Bernie Sanders, who incessantly preaches about the greediness of the upper class, has an interesting history; in the last ten years, as his income has risen, he has only once (barely) given more than 4% of his income to charity, twice given a little more than 3%, twice given roughly 2.5 %, and five times given less than 2% of his income to charity.
In fact, in 2016, he made over $1,062, 626 and gave slightly more than $10,600, which just so happens to amount to 1%. He got called out:
Considering how stingy Sanders is when it comes to charity, let’s review what he has said about people who make a lot of money and greedily hold on to it: Writing in the Burlington Free Press in May, 2011, Sanders stated, “As Vermont’s senator and a member of the Budget Committee, I will not support a plan to reduce the deficit that does not call for shared sacrifice … At a time when the top one percent earns more income than the bottom 50 percent, we must ask the wealthiest people in this country to start paying their fair share of taxes … Every segment of our society, including those who have money and power, must contribute and must sacrifice.”
The New York Times reported in 1981 that Sanders was hostile to charities:
For the kickoff of the 40th annual Chittenden County United Way fund-raising drive in Burlington, Vt., the sponsors considered themselves fortunate to have as guests Mayor Bernard Sanders of Burlington and Gov. Richard Snelling of Vermont. But the charity workers heard the sort of things they wanted to hear from only one of their guests. ”I don’t believe in charities,” said Mayor Sanders, bringing a shocked silence to a packed hotel banquet room. The Mayor, who is a Socialist, went on to question the ”fundamental concepts on which charities are based” and contended that government, rather than charity organizations, should take over responsibility for social programs.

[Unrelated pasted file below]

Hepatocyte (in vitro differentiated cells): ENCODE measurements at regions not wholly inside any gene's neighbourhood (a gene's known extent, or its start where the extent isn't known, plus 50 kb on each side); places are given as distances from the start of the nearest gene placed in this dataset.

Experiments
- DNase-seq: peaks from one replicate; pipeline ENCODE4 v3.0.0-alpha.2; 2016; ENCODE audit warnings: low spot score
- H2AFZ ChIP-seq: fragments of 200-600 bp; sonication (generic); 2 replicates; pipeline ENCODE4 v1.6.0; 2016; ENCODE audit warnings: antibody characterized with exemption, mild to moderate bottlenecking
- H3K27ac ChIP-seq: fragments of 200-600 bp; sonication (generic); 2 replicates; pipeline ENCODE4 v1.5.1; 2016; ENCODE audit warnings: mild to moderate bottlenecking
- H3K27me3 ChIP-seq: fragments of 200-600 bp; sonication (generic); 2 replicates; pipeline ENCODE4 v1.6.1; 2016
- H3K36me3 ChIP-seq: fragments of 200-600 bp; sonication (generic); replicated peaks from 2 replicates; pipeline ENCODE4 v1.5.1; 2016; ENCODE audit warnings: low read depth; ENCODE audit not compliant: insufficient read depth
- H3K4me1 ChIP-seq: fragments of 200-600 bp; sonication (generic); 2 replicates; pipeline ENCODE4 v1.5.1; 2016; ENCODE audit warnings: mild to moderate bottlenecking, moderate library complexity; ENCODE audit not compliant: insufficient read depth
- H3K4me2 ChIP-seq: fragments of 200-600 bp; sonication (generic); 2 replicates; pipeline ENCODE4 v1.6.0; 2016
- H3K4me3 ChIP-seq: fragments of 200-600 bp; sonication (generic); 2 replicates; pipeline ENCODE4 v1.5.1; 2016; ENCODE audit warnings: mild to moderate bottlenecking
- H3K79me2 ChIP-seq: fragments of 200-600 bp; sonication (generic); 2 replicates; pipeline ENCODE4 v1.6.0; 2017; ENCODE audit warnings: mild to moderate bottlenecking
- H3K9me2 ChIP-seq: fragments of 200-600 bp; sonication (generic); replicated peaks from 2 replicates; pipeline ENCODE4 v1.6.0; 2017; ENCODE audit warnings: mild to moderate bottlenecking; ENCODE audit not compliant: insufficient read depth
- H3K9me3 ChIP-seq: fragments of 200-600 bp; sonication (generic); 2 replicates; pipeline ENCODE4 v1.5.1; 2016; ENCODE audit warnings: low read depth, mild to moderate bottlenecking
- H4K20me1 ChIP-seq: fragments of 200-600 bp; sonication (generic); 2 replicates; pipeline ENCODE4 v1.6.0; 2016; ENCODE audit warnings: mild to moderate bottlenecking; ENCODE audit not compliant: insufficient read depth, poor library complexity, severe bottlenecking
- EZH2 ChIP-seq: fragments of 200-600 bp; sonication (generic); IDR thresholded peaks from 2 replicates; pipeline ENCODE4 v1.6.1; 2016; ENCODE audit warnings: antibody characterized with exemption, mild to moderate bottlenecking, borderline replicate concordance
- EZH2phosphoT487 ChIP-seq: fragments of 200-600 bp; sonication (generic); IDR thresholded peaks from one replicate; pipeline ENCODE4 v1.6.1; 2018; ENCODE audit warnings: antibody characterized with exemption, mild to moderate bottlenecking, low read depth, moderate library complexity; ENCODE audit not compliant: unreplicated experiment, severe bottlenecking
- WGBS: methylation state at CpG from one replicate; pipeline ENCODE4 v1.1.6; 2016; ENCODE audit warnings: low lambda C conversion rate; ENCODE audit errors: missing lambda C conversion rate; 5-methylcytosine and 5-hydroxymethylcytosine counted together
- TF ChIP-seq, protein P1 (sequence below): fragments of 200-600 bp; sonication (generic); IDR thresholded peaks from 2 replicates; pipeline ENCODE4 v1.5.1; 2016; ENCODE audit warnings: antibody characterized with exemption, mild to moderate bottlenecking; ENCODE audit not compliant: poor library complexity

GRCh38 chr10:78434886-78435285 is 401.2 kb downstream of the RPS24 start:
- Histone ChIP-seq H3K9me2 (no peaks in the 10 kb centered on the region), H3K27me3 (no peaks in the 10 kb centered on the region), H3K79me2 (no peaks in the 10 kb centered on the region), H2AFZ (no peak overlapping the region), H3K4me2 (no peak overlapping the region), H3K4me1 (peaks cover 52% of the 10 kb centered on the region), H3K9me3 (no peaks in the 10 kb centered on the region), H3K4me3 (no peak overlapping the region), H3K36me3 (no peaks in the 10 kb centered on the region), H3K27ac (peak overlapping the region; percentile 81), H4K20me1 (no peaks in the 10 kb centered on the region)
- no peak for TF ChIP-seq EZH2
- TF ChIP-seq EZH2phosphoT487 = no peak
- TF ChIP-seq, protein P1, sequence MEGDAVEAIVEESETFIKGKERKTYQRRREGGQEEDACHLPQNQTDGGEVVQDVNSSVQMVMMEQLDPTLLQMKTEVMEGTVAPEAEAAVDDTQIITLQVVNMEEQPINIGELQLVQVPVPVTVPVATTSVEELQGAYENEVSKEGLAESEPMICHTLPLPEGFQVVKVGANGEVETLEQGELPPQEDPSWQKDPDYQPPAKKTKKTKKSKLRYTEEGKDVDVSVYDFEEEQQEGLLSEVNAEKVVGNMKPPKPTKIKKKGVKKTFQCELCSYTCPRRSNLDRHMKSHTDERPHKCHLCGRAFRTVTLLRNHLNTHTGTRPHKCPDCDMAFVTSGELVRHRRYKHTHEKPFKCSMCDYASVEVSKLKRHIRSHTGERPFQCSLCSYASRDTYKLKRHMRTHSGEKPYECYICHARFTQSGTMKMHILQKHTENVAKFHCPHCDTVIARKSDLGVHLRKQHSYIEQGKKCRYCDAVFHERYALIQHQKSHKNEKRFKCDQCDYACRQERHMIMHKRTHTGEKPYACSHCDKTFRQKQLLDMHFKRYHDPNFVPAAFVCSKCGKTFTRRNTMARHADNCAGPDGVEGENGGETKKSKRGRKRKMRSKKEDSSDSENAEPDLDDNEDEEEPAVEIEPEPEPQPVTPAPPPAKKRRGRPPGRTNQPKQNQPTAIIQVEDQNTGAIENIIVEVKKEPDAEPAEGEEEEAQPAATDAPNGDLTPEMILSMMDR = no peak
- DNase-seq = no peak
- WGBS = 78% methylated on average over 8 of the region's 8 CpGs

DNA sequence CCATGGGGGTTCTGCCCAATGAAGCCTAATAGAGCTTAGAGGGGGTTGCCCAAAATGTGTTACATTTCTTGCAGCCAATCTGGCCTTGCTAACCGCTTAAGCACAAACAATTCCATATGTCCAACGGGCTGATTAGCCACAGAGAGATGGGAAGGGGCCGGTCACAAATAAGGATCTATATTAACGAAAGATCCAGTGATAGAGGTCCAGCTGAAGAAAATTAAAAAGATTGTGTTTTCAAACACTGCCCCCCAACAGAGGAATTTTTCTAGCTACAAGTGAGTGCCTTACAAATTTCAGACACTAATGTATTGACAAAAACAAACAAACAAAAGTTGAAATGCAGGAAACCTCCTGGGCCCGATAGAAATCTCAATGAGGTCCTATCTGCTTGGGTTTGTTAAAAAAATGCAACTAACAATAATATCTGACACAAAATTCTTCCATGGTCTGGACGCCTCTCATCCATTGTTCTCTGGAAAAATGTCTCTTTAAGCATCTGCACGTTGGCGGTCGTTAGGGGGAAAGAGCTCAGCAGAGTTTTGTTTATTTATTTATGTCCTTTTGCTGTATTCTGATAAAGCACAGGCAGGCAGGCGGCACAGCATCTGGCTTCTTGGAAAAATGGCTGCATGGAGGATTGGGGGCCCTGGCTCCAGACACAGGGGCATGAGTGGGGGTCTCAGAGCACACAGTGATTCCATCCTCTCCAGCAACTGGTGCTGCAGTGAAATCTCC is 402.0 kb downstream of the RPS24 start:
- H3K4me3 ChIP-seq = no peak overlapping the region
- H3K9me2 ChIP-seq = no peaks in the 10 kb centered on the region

But Sanders’ stinginess predates the last ten years; as the independent newspaper Seven Days reported in 1996:
According to his 1995 tax return, Ol’ Bernardo still doesn’t believe in charity. Vermont’s most prominent bald eagle raked in $133,000. About $8000 was deferred income. His 1040 reports “total income” of $125,842. According to the Bern’s return (prepared by Progressive City Councilor Martha Abbott of Underhill, who runs Independent Tax Service, Inc.), Sanders paid $19,563 in federal taxes. Not bad. Sounds like Ms. Abbott really knows her stuff … And our beloved congressperson deducted a grand total of $1,369 for “Gifts to Charity.” That’s all of 1 percent of his impressive income going to charity.
For Sanders, apparently, charity begins at home. Vanity Fair reported in 2016, referencing a story in The Washington Free Beacon about Sanders’ wife Jane O’Meara Sanders and her daughter Carina Driscoll:
… the Free Beacon’s revelations about Sanders’s wife’s tenure as the president of Burlington College will certainly raise eyebrows. During her time there, the college paid nearly $500,000 to the Vermont Woodworking School, run by Driscoll, for classes, according to the Free Beacon. The college also reportedly paid tens of thousands of dollars to an all-inclusive Caribbean resort run by Jonathan Leopold, the son of a family friend, for a study-abroad program. Between 2009 and 2011, when O’Meara Sanders stepped down, Burlington College paid around $68,000 to the resort. The Free Beacon reports that payments to both the woodworking school and the resort stopped soon after she left.
But he does seem to have an obsession with millionaires (of which he is one) and billionaires: